Adaptation of true story becomes trite on the big screen
A high stakes game in a story that has already shown itself to sell – perfect material for an interesting movie, thought producers. Unfortunately, the movie package for "21" turned the true story into a bland and uninteresting mess on the big screen.
Ben Campbell (Jim Sturgess), a genius who will graduate MIT with top honors, has been admitted to Harvard Medical School. Sadly, he has a job that pays eight dollars an hour and needs to find a way to come up with $300,000. He desperately wants a scholarship that offers a free ride to Harvard Med, but is told that he needs to truly "dazzle" and "jump off the paper." Ben impresses Professor Mickey Rosa (Kevin Spacey), who offers him a spot on his card-counting blackjack team and a way to make lots of money - which Ben reluctantly agrees to (but only for med school, he swears). The gender-balanced blackjack team flies to Las Vegas every weekend and rakes in the cash, until they catch the attention of casino security specialist Cole Brown (Laurence Fishbourne).
The movie manages to skimp on details on every end, leaving nearly all aspects of the plot weak and underdeveloped. Ben's blackjack lessons consist of a few fleeting montages, and the film never actually explains how counting cards leads to winning at blackjack. "Don't give in to your emotions," Mickey tells his team, as they use simple math to beat the system.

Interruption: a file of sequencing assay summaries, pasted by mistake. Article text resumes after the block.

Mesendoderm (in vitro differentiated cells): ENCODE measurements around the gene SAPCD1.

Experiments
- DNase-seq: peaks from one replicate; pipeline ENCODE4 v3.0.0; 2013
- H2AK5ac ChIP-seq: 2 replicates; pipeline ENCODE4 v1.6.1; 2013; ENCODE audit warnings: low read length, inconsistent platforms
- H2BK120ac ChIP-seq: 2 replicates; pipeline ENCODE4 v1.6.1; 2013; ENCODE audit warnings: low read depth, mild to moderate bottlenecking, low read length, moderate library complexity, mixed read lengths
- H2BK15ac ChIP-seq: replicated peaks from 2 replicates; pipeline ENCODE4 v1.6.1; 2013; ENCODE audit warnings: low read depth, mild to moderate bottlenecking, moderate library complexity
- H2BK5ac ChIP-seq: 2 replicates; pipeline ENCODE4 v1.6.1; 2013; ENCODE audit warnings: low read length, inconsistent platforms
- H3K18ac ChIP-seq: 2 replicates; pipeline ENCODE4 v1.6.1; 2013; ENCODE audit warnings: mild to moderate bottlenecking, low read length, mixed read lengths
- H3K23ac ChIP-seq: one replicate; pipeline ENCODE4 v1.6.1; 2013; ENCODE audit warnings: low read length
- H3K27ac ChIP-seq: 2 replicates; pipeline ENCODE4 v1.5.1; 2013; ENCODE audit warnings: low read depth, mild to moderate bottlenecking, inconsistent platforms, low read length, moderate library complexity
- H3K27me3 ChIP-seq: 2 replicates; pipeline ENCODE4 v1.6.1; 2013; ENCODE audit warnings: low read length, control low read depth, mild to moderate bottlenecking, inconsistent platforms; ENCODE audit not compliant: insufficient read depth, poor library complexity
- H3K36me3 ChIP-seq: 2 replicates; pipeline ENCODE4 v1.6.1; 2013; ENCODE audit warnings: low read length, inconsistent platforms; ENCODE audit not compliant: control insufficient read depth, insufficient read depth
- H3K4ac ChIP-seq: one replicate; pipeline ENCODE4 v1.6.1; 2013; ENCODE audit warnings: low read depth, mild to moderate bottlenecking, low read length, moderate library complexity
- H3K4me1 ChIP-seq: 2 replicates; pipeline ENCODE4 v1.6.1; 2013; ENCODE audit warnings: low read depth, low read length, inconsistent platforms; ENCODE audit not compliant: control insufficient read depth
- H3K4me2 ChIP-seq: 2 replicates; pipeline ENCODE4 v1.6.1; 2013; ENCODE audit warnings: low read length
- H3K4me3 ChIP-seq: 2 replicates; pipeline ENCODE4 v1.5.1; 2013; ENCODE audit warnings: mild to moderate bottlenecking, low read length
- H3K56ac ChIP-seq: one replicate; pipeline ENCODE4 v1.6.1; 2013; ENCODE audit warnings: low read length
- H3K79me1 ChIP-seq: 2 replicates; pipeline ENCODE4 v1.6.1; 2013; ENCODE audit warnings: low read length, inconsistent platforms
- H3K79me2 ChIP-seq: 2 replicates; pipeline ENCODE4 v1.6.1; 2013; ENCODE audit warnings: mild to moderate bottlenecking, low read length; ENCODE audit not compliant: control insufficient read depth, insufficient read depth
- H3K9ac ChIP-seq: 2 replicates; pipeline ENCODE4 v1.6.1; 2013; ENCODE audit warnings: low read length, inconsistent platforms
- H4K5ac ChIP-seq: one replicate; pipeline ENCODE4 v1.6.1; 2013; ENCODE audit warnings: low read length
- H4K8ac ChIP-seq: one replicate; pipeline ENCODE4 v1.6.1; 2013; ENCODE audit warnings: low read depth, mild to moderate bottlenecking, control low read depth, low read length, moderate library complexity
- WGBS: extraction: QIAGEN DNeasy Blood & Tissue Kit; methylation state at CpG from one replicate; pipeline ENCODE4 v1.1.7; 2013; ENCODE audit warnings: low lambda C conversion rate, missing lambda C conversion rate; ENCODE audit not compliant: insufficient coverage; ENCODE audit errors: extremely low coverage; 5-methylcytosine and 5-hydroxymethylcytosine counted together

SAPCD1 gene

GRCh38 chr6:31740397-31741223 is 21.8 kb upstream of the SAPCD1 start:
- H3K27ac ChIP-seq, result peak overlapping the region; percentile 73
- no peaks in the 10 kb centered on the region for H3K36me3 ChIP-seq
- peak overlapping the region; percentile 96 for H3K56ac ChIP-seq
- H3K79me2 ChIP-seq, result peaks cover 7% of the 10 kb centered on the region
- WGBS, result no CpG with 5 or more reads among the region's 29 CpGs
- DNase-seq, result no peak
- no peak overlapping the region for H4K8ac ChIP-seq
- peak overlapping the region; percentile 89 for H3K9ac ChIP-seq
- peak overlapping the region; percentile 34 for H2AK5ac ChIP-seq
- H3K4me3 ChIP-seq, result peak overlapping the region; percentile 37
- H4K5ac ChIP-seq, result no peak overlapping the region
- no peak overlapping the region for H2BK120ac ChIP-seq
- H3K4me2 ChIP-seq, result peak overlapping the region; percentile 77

Sadly, Mickey's advice sets the tone for "21." Every member of the blackjack seems to have taken his instructions too far, and wipe all the expression from their faces. Sturgess sounds too calm too often, and his face feels empty throughout the entire movie – even when he wins millions or argues with his best friends. Director Robert Luketic attempts to compensate and create tension with close-ups of Ben's eyes and shots of cards but unfortunately for Luketic, shots of kings and aces become mundane. The crescendo of music and close-ups of growing stacks of chips also add nothing to the scene and instead feel overly dramatic.
The lack of expression in the young characters leaves every person on the blackjack team vapid, shallow and lacking in character development. Sturgess's Ben lacks earnestness, and his "I've wanted Harvard Med School all my life" speech only comes off as pathetic. Jill (Kate Bosworth) is the token troubled and beautiful girl of the film but provides nothing more than this cookie-cutter movie personality. Yet even with the skimpy character development, Choi, with kooky antics and funny hair, is the most interesting member of the team.
The veteran actors steal the show from the younger crowd. Spacey and Fishbourne are perhaps the only two characters in the movie who show emotion beyond panic. Although Mickey's motivation doesn't quite make sense, Spacey's menacing and flattering persona is snarky and fun. Cole Brown's entrance to the movie, which arrives all too late, marks the beginning of the excitement in "21." Apparently card-counting isn't illegal, but casino management takes a very dim (and muscular) view of it.
The story of "21" had a lot of potential, but with a lack of emotion and motive, it loses soul and fun on the big screen. Close-ups of cards and chips just don't cut it.
"21" (118 minutes) is rated PG-13 for some violence and sexual content including partial nudity.
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